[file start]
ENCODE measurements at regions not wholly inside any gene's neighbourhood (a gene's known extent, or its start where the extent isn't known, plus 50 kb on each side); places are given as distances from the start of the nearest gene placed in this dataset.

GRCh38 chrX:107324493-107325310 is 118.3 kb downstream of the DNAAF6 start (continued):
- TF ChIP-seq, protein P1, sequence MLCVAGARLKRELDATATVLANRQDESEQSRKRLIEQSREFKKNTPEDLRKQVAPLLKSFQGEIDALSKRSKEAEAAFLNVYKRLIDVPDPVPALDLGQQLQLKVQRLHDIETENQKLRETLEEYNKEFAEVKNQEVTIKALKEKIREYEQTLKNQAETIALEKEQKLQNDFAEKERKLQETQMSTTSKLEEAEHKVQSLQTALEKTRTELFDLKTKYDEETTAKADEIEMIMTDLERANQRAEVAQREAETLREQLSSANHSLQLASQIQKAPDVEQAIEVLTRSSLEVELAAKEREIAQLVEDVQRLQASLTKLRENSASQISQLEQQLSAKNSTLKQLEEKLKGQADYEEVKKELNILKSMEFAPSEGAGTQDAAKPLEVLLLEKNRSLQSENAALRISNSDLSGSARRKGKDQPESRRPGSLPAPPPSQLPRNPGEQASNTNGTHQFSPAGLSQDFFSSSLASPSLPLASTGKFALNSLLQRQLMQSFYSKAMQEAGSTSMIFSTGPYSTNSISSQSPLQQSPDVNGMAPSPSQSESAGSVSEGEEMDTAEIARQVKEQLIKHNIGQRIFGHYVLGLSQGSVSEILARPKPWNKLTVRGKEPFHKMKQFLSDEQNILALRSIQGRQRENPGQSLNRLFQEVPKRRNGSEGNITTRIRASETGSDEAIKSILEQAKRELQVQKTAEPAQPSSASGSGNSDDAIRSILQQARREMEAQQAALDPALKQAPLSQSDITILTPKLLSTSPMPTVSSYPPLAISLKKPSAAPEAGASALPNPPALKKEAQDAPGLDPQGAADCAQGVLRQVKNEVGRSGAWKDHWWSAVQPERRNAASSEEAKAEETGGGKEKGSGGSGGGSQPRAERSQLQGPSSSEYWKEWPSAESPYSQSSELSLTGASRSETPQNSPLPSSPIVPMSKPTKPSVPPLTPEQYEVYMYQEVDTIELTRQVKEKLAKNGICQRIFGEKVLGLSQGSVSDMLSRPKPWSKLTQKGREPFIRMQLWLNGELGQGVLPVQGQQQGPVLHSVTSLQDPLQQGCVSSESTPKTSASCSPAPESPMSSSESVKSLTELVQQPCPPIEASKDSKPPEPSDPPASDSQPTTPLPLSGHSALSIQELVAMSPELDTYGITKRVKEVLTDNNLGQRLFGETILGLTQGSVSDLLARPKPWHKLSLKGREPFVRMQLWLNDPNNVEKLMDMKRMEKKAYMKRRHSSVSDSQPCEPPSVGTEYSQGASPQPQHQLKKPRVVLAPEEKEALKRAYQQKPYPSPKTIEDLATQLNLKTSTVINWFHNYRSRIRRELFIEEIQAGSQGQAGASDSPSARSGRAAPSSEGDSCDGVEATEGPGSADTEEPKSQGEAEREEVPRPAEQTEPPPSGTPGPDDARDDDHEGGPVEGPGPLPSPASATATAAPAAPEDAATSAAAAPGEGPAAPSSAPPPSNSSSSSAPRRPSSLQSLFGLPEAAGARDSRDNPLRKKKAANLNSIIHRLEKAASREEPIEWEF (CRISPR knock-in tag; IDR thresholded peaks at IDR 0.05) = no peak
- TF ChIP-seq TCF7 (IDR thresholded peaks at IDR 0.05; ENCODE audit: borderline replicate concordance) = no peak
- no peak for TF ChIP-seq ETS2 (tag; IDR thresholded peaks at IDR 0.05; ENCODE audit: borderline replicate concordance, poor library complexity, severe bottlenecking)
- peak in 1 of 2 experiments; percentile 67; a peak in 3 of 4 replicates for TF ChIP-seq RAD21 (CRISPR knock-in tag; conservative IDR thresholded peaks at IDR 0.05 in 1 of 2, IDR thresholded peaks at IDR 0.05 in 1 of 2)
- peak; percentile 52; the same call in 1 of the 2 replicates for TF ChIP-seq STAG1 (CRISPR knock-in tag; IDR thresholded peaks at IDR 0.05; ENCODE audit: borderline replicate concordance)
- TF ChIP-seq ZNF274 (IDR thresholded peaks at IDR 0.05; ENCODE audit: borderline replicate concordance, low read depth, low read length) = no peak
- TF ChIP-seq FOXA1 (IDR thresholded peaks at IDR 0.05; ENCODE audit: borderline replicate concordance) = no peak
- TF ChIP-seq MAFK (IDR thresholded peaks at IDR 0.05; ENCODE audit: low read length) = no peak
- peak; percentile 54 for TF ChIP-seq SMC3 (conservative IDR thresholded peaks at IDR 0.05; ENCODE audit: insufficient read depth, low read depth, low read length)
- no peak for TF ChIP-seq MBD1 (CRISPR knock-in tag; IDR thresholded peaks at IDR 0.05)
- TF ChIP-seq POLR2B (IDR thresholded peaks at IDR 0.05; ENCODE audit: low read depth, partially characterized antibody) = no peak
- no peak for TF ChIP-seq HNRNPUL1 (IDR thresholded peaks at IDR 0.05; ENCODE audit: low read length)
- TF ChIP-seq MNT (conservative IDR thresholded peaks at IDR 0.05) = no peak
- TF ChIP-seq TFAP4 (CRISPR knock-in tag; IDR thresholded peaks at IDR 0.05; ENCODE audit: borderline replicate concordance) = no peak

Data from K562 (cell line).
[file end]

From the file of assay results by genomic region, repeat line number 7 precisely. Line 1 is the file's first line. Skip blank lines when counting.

- peak; percentile 52; the same call in 1 of the 2 replicates for TF ChIP-seq STAG1 (CRISPR knock-in tag; IDR thresholded peaks at IDR 0.05; ENCODE audit: borderline replicate concordance)